Monthly Archives: December 2014

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Once, when I was a skinny-legged elementary school student with a vendetta against carpets, I kidnapped the oriental rugs from our downstairs living room and dragged them up two flights of stairs to the attic. Adult-me is a little mystified by this intense dislike of carpets, and even more mystified that I cared enough to be spurred into action. Lugging heavy carpets up the stairs is not a good time. 

But then again, adult-me just spent days finishing the floor Kyle installed in our previously carpeted back room. Which also fails to qualify as a good time. So some things don’t change.

We decided to install new mixed-width pine flooring over the old pine flooring upstairs and over the plywood subfloor downstairs, because, given the delicacy of new pine, eventually it’ll look a whole lot like the beat up floors we wanted to salvage. Also, pine flooring is cheap, and we have another house (*cough*Old House*cough) that is actively trying to bankrupt us.

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But the thing is, cheap isn’t cheap, if you assume your time is money. Unless you’re talking about spray painting old light fixtures, which is the winningest win of Renovation Land. Luckily for me, I assume my time is worth nothing. Or maybe, like, a penny an hour. So here’s how much pine floors cost:

Pine from the excellent local lumberyard: approximately $1 per square foot, so approximately $150 for the back room

5 hours spent researching whether pine floors should be tongue and groove, shiplap, or square edge:  $.05

5 hours researching the best way to install said pine floors—cut nails, screws, or glue?: $.05

12 hours screwing down floors in the back room: $0 (Kyle’s time–free!)

1 hour fruitlessly attempting to cut plugs from the pine boards: $0 (Kyle’s time—free!)

3 hours gluing in Amazon-purchased plugs into the holes: $.03

1 hour of deep, dark despair when every plug pops out during attempts to cut them: $.01

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2 hours cutting the plugs once the nifty little plug cutter arrived: $.02

1 hour spent figuring out how to MacGyver the handheld sander to the shopvac (thank you, random person who uploaded a tutorial on using a laundry detergent cap for exactly that purpose): $.01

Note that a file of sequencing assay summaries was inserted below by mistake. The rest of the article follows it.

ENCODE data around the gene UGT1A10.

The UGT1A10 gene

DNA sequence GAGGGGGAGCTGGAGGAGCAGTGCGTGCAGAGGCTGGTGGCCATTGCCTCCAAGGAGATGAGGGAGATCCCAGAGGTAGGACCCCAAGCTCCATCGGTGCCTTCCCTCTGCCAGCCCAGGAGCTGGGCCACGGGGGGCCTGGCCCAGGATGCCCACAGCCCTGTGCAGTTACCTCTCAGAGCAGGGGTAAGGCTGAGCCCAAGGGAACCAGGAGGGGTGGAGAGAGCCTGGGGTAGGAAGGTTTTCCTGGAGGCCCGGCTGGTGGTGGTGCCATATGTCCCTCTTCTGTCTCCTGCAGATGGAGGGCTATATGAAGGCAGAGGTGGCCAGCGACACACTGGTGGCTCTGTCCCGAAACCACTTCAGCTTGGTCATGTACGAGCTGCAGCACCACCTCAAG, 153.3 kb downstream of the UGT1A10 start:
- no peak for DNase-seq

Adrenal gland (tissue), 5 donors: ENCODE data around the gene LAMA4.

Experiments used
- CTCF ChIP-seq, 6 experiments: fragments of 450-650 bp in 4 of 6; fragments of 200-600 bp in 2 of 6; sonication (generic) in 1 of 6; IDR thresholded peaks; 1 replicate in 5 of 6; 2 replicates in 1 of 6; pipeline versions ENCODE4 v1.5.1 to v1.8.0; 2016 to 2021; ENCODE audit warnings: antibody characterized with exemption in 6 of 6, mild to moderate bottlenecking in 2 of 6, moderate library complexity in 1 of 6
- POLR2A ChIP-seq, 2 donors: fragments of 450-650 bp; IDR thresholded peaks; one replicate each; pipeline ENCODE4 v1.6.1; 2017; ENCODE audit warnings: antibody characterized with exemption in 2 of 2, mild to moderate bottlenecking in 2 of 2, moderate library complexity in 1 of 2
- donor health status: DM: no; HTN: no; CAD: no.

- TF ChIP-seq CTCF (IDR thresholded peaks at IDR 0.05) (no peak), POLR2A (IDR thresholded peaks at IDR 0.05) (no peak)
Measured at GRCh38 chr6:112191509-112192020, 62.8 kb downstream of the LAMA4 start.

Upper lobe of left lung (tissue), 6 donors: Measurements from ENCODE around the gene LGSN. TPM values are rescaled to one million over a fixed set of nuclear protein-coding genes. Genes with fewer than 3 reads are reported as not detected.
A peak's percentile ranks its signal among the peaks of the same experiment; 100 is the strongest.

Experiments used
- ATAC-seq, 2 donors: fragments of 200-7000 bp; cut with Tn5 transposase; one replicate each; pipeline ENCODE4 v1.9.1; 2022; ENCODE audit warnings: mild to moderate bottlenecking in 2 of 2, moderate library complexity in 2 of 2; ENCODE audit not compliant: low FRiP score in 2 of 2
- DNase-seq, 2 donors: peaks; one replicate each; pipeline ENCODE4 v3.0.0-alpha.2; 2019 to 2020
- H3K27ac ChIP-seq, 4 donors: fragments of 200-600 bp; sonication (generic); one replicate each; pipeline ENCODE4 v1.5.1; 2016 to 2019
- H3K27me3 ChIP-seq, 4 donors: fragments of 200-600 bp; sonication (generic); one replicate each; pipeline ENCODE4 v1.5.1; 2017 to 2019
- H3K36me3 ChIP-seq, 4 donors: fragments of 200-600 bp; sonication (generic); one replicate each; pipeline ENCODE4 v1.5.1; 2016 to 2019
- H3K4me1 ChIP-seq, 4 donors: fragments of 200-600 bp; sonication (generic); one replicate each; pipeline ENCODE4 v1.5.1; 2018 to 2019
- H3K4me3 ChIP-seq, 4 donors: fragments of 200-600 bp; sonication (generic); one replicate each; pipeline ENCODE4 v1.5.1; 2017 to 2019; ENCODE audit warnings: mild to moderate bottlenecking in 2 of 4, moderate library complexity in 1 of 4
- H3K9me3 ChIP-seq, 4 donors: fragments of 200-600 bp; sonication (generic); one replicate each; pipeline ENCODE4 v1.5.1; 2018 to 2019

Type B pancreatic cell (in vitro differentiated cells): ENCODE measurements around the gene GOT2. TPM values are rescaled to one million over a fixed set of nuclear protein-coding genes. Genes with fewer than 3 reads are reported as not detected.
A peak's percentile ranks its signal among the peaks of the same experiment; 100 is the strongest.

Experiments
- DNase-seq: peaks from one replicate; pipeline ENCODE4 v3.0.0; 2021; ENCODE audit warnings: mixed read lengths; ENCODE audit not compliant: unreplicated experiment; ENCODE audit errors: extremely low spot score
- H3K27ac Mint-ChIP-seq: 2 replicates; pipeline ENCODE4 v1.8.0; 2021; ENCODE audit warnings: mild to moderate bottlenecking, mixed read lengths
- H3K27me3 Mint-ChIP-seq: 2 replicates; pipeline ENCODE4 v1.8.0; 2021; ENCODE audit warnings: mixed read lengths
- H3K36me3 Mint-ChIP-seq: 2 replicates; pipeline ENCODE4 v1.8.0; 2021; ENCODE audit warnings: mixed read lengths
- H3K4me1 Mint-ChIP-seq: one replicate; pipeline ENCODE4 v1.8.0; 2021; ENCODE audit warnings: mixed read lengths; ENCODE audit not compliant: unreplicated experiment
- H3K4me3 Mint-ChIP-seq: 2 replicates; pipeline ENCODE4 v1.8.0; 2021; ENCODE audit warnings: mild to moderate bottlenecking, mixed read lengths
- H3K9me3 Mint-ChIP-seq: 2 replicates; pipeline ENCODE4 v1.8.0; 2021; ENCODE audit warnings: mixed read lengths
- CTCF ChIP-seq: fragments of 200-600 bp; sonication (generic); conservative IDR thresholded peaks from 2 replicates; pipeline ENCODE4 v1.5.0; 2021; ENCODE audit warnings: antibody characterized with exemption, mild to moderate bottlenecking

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2 hours sanding and cleaning up all the sanding: $.02

2 hours researching distressing wood floors, which included watching videos of men beat floors with chains and reading lengthy explanation of how distressing is an art best attempted only by experts, before deciding to simply beat the floor with a sock full of nails: $.01

Replacement cost for socks destroyed by the distressing process: $10

15 (feels like closer to a million) hours researching the best way to finish pine flooring, ordering samples of finish, and feeling very conflicted: $.15

Fiddes Hardwax oil for finishing: $300 for enough to finish the whole project, so approximately $45 for the amount used in the back room

2 hours laying on the first coat of Fiddes tinted hardwax oil: $.02

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1 hour putting on the clear topcoat of hardwax oil: $.01

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New quarter round to trim the new floors, caulk, and a new caulk gun: $35

4 hours installing and caulking the new quarter round, most of it spent trying to figure out the nail gun/compression unit combo, or as Godiva and I think of it, the Scary Thing that Makes Big Noises: $.04

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So putting floors down in the back room cost only $240.42.  And about 56 hours of our lives that we will never get back again.

But—but!—I love that new floor. And in that 56 hours there was also: two dystopian audiobooks, which made my life seem kind of awesome, and learning that, actually, I am perfectly capable of using scary tools all by myself, and watching the transformation of the wood as the finishing coats went on. Which is to say that, in the middle of all the drudgery and sawdust, there was pleasure and satisfaction, too.  

This is a good thing to remind yourself of. Especially when you still have an entire upstairs that needs floors.